For the Lord still loved me after every sin I ever chose to do in my life prior to that meeting. God's mercy had visited me, and I knew, after months of grieving, that I needed to visit my ex-friend. I was also helped to perceive that my hope for mercy - and forgiveness maybe - would take time and patience.

I found I would need to face and feel some of the pain of the wounds that had been inflicted within me. Truly, we must bear and suffer our crosses, at times, if we are to follow the Lord.

In my journey of healing I found that I could not simply hear only part of God's Word and truth regarding loving my neighbor, or "brothers and sisters," after injustice occurred. I found that I was being called to walk all the turns, hills, and valleys! Or as Deuteronomy 30 puts it, to try to love the Lord by walking in His ways, and observing all His commandments, decrees, and ordinances. We cannot follow only some; Christ clearly asks us to love our enemies, and pray for those who persecute us. And the Psalms ask us to pray to God for strength and renewal.

Important pieces of wisdom and love may be found when we face injustice with God's love and truth. I learned that I can essentially let go of the hatred, after expressing a lot of it onto my pillow at home, while being wiser with whom I put deep trust in. Christ seems to have viewed ongoing, unjustified anger as spiritual killing. Is there someone you still feel like hurting spiritually? If so, have you tried taking that brokenness to the Lord in prayer, or talking it out with someone you trust. Or screaming it out with passion and gusto? Or drawing it out with canyon and pencil?

The Lord knows we will be challenged with terrible injustices. And I believe He hopes that we will learn from them how we can stop passing them on to others.

May God's love surround us all, and His strong arms hold us close as we face our choices of how to deal with injustice. May our prayers reach out to those whose job it is to work in criminal justice. And may we all consider carefully how we can better abstain and turn away from committing injustices in affect, attitude, and belief. Amen.


Surely, this commandment that I am commanding you today is not too hard for you, nor is it too far away. It is not in heaven, that you should say, "Who will go up to heaven for us, and get it for us so that we may hear it and observe it?"" Neither is it beyond the sea, that you should say, "Who will cross to the oteher side of the sea for us, and get it for us so that we may hear it and observe it?" No, the word is very near to you; it is in your mouth and in your heart for you to observe.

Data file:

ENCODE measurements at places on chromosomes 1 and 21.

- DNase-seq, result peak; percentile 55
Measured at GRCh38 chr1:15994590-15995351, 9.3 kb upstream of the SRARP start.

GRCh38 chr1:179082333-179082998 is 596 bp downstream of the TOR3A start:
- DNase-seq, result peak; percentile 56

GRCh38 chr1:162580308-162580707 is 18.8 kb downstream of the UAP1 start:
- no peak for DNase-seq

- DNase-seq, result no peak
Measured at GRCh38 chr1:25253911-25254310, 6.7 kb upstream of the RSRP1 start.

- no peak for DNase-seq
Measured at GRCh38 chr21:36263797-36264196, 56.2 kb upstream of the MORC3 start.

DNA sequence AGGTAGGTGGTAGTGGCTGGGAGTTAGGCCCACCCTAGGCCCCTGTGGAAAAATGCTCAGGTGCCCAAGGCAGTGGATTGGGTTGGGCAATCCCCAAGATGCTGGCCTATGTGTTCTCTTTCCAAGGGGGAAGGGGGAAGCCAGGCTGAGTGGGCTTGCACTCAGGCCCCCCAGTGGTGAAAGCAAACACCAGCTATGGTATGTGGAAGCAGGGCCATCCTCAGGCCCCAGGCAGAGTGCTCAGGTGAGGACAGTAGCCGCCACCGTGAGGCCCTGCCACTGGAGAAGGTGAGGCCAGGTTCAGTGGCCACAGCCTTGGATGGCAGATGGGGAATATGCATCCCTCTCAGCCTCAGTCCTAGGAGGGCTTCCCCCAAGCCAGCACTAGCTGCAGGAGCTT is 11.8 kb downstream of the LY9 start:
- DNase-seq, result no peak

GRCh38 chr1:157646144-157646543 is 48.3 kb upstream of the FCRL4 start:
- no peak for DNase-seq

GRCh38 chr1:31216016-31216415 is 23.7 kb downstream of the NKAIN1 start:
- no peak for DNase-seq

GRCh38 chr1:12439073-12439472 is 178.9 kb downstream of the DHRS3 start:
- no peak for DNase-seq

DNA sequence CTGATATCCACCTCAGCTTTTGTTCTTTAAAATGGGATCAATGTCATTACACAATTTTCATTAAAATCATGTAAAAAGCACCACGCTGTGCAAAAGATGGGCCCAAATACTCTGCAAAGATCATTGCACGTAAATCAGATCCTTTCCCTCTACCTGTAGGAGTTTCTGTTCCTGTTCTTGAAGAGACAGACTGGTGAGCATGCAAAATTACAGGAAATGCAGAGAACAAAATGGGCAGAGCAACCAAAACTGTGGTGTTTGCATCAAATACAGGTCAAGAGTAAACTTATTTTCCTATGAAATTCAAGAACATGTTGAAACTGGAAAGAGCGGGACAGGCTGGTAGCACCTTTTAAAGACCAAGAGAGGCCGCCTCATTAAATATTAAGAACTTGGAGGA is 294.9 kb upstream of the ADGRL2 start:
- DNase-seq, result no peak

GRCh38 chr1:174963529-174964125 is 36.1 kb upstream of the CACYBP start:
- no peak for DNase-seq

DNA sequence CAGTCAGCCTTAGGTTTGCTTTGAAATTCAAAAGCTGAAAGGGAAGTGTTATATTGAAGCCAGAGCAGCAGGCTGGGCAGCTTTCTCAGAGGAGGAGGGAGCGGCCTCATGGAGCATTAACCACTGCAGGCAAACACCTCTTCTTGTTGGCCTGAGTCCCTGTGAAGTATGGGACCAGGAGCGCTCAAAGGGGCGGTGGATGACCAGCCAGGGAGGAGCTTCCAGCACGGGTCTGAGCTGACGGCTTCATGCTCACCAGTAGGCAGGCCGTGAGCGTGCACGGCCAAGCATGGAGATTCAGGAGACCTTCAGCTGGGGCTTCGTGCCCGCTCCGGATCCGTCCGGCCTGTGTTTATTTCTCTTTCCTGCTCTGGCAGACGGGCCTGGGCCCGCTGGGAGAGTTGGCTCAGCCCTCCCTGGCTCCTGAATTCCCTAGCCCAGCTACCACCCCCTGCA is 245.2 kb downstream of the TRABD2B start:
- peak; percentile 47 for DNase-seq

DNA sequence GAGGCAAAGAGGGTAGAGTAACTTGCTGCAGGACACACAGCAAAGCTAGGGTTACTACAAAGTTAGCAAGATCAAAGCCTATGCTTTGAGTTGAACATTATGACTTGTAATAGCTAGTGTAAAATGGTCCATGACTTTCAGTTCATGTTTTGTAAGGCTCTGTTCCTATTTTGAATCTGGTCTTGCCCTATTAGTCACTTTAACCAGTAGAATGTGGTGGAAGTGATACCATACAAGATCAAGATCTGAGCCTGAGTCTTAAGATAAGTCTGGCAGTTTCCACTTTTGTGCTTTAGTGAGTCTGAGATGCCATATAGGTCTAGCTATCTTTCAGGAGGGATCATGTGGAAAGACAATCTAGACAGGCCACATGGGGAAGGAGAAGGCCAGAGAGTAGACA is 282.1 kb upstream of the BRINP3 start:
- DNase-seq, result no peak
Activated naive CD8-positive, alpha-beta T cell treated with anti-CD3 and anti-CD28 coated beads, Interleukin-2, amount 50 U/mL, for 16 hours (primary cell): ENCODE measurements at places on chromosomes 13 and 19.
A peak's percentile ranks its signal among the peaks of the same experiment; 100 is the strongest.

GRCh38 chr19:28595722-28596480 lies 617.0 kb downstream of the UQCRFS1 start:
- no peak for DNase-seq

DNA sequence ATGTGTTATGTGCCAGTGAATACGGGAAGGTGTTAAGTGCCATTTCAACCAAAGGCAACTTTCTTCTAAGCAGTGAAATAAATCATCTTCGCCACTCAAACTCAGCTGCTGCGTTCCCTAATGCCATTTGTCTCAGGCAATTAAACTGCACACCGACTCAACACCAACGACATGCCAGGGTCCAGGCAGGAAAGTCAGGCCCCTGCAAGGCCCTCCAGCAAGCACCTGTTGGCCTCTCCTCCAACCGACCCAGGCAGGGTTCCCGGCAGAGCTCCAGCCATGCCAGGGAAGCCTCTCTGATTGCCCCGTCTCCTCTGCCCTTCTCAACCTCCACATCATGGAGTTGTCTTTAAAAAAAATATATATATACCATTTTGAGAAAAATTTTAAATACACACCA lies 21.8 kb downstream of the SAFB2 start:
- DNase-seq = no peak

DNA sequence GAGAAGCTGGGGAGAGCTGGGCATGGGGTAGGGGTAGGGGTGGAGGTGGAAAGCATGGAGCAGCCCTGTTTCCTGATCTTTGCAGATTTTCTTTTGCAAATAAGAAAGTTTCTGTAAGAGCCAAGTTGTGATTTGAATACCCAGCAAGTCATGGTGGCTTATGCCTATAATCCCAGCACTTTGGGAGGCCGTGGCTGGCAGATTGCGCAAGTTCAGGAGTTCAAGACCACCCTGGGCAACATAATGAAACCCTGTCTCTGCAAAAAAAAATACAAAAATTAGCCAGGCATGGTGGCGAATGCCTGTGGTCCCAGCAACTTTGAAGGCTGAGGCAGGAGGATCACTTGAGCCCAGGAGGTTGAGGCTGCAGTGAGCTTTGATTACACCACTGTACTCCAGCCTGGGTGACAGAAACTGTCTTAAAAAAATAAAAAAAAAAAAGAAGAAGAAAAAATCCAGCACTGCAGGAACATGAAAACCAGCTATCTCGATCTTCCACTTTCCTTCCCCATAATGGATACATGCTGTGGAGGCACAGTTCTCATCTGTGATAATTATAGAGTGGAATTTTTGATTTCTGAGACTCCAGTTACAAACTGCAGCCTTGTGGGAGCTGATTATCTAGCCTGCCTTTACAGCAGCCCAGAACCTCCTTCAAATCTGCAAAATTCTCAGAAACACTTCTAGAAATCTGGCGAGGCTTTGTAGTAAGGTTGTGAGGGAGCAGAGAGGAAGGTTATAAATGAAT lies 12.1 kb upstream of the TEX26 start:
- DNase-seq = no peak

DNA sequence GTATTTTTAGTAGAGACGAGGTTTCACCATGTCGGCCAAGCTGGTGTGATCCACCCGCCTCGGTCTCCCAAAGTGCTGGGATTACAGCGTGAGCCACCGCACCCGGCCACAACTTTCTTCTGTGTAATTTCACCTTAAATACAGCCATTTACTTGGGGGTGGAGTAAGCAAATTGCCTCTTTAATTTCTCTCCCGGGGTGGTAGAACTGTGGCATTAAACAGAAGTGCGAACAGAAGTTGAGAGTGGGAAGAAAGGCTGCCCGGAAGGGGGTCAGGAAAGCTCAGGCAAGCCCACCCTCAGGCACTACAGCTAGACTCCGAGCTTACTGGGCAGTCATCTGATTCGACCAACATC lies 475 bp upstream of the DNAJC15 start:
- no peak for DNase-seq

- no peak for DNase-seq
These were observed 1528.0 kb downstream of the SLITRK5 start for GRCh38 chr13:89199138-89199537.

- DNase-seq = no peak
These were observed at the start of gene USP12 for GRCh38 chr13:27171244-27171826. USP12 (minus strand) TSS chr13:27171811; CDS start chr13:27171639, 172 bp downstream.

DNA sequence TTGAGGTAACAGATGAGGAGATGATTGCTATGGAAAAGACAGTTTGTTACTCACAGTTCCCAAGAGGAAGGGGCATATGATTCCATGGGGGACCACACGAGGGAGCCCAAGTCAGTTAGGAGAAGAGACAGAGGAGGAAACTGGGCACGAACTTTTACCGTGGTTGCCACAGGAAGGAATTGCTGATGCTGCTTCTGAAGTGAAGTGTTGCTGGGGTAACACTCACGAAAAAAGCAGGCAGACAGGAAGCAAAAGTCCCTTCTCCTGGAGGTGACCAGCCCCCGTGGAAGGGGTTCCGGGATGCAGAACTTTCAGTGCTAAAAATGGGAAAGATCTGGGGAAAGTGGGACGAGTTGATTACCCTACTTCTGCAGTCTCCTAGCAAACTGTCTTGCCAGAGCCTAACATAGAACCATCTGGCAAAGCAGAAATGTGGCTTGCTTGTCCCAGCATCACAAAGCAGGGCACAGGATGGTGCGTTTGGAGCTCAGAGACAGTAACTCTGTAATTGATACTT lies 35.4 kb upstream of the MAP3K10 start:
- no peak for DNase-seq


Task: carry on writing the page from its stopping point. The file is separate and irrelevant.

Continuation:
See, I have set before you today life and prosperity, death and adversity. If you obey the commandments of the Lord your God that I am commanding you today, by loving the Lord your God walking in His ways, and observing His commandments, decrees, and ordinances, then you shall live and become numerous, and the Lord your God will bless you in the land that you are entering to possess. But if you heart turns away and you do not hear, but are led astray to bow down to other gods and serve them, I declare to you today that you shall perish; you shall not live long in the land that you are crossing the Jordan to enter and possess. I call heaven and earth against you today that I have set before you life and death, blessings and curses. Choose life so that you and your descendants may live, loving the Lord your God, obeying Him, and holding fast to Him; for that means life to you and length of days, so that you may live in the land that the Lord swore to give to your ancestors, to Abraham, to Isaac, and to Jacob.

Deuteronomy 30:11-20

Reading from Swedenborg:

For the Lord judges all from justice, and hears all from mercy. He judges from justice because form Divine truth, and he hears from mercy because from Divine good; from justice He judges those who do not receive the Divine good; and from mercy He hears those who do. But still when He jduges from justice, it is also at the same time from mercy; for in all Divine justice there is mercy, as in Divine truth there is Divine good... That by "God hath judged me, and also hath heart my voice" is meant in the internal sense the holy of faith, is because faith, which is predicated of truth, corresponds to the Divine justice; adn the holy, which is good, to the Divine mercy of the Lord; and further, "to judge" or "judgment" is predicated of the truth of faith; and because it is said of God that He "judged," it denotes what is good or holy.

Arcana Coelestia # 3921

Music: Velvet and Diamonds
(the sky-filled night)
1999 Bruce DeBoer